Living between worlds has never been comfortable, but it’s where I’ve always fit: between human and fey, illness and health, magic and reality.
I’ve spent the last six years looking for a cure for the nameless sickness eating me up. If I believed there was one out there, I would keep searching. But there isn’t, so I’ve come back home, where my past and present tangle. Come home to live . . . and to die.
But my father insists I meet Kin. He’s a healer, and determined to help, even though I’m not so hopeful anymore. But Kin isn’t what I expected, in any way. He sees me, not my illness. He reminds me of what it’s like to be alive. And I can’t help falling for him, even though I know it isn’t fair to either of us.
Kin thinks he has the cure I’ve been looking for, but it’s a cure that will change everything: me, my life, my heart. If I refuse, I could lose Kin. But if I take it, I might lose myself.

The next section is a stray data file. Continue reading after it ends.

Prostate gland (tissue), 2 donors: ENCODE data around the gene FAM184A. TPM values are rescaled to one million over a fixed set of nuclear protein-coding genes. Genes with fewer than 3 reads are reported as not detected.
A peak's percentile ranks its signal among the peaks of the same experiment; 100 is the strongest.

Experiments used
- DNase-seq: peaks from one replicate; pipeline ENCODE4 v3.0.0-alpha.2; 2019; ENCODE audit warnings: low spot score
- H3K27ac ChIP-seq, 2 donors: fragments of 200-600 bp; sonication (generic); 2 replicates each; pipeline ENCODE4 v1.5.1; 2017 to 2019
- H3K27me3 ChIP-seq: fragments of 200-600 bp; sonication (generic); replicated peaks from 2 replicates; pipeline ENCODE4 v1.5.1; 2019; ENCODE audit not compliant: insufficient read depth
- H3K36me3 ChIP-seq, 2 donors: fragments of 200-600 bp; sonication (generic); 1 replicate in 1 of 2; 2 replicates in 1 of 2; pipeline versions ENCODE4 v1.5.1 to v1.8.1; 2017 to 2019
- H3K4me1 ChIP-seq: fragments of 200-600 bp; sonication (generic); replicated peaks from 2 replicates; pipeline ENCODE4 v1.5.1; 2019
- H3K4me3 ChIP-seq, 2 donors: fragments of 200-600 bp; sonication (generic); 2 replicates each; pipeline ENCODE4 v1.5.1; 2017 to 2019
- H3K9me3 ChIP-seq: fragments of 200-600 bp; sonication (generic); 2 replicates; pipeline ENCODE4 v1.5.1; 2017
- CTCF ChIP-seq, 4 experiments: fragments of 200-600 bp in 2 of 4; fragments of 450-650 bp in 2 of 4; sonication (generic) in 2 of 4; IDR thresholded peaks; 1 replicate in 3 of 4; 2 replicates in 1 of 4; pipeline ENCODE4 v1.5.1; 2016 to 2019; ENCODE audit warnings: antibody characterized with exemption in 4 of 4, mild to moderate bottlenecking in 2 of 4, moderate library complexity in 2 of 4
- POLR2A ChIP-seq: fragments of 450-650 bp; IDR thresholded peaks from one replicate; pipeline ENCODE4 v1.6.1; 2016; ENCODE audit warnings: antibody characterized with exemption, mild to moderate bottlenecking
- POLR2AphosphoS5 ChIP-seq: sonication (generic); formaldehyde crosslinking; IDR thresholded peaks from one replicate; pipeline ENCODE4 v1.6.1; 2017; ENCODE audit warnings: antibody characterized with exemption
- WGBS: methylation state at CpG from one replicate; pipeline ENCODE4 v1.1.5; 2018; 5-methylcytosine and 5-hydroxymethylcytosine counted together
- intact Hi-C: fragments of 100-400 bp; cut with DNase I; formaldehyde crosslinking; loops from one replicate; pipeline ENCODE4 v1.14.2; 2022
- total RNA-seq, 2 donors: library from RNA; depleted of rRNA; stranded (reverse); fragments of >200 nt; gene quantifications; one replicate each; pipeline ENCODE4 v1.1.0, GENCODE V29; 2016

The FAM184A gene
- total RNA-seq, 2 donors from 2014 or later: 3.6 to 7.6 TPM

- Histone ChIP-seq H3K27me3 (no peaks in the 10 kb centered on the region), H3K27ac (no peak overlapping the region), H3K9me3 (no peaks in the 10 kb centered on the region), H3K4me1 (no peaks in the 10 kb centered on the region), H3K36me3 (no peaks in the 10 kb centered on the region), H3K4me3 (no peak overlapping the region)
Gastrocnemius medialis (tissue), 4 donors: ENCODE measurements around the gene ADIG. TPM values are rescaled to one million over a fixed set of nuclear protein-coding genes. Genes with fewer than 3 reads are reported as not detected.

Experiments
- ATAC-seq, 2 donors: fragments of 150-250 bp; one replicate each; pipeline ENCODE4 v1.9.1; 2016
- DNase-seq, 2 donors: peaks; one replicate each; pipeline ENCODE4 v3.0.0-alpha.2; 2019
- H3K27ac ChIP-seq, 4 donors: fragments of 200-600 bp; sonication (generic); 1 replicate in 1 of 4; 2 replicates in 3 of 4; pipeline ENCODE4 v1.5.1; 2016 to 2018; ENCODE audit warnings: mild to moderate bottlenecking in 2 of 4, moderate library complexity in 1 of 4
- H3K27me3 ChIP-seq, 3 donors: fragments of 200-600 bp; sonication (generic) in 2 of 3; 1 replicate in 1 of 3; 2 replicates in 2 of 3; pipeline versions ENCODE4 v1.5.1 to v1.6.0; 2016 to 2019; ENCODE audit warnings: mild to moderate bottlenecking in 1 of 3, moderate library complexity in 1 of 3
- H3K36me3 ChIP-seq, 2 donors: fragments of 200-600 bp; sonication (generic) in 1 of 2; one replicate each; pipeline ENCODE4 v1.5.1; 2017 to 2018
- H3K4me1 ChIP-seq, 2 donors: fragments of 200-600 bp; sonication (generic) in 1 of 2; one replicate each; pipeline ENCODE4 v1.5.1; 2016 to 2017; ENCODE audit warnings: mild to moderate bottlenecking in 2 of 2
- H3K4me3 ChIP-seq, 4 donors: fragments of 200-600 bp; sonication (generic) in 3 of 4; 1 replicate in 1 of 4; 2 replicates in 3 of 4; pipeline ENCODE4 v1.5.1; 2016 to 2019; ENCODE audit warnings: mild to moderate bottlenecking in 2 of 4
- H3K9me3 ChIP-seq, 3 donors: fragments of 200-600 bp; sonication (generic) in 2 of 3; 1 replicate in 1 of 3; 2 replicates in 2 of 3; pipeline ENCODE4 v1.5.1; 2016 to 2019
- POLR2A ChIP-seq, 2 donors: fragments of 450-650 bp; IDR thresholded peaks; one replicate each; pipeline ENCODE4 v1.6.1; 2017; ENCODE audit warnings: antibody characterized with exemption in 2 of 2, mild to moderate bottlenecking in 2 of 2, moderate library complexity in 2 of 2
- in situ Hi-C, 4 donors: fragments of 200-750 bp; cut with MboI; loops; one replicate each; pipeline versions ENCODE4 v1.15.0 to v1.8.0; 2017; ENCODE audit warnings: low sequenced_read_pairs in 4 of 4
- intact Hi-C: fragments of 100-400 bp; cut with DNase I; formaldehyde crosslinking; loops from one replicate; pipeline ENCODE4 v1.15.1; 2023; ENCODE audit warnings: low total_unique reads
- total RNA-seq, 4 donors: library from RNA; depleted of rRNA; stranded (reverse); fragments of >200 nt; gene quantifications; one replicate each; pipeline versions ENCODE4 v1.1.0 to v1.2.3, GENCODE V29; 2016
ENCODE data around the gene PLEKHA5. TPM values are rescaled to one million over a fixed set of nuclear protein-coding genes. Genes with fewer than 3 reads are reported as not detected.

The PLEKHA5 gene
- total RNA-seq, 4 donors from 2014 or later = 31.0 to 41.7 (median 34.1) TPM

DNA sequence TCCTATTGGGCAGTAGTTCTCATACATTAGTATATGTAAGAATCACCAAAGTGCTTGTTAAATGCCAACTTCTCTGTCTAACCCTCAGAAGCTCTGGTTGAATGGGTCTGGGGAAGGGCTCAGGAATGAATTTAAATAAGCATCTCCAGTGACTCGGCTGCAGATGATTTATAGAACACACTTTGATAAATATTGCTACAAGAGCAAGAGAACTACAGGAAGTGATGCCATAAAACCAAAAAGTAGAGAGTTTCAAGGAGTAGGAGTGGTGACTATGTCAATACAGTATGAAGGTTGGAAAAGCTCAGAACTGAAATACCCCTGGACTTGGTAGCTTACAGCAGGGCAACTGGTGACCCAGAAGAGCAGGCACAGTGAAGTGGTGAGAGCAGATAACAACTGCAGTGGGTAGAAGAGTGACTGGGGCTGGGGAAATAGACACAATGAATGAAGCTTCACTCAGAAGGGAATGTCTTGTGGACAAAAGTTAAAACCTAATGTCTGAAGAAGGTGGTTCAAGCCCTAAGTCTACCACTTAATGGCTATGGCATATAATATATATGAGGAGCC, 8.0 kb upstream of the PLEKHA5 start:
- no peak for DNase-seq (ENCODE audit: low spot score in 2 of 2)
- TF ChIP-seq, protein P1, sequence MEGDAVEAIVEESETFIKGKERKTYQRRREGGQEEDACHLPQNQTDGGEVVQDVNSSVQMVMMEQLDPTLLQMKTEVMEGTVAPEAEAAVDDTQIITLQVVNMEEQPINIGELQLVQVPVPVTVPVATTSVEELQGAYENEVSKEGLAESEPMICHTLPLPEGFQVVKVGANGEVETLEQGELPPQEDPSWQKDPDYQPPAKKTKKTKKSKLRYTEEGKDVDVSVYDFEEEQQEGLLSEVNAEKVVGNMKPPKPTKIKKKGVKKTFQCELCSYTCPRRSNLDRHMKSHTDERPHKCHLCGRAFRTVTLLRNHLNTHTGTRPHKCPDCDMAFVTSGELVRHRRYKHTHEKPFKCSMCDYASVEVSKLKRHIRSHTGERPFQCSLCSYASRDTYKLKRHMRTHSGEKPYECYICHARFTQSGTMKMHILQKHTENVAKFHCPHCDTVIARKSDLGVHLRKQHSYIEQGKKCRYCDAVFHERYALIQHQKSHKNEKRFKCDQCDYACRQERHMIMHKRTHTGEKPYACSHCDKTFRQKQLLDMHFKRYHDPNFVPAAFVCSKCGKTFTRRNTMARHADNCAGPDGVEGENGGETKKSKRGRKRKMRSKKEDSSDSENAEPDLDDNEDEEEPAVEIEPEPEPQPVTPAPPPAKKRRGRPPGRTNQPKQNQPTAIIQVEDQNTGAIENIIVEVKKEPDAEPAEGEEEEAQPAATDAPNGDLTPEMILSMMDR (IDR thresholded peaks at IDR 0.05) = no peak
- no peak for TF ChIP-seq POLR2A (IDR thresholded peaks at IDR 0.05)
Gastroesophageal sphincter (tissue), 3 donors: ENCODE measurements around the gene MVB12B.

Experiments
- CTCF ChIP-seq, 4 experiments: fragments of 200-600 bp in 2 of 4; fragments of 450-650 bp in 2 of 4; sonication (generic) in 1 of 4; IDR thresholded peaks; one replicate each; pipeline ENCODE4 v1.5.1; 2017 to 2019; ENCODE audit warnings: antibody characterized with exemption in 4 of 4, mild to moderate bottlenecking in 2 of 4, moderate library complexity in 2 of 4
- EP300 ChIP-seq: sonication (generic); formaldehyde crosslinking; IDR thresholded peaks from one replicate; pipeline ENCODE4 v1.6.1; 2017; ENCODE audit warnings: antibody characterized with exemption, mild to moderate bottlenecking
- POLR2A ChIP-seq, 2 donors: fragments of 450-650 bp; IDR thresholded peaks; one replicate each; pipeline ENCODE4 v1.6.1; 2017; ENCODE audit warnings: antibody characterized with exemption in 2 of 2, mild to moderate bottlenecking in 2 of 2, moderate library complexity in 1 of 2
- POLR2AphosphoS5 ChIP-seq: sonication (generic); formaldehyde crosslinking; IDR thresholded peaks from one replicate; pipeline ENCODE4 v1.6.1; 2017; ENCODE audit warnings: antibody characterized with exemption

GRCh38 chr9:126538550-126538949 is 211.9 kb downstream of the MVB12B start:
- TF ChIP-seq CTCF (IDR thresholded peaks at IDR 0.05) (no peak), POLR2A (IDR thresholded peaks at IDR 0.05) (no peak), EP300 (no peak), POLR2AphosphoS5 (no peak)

Half is one of those books that sticks with you long after you read it. I’m pretty sure not everyone will be affected by Kin and Luca’s story the same way. That’s the beauty of books that aren’t easy to read from an emotional stand point. They make you think and feel and the best ones make you ask what if?
There were a lot of layers to Half and quite a few perspectives to consider. What would you do to save someone you loved? What would you do if you were offered a cure that may or may not work? What if that cure changed you? How do you come to terms with the guilt you feel for not always being the person someone needed and the frustration of knowing that it may be too late to make up for it? There’s no right or wrong answer… unless you’re the person living with the decision you make.
That’s about all I’ve got… Read Half with an open mind and heart and a box of tissues probably wouldn’t be a bad idea. Also, it’s probably worth mentioning that even though this book is about fairies, that’s about the only paranormal aspect.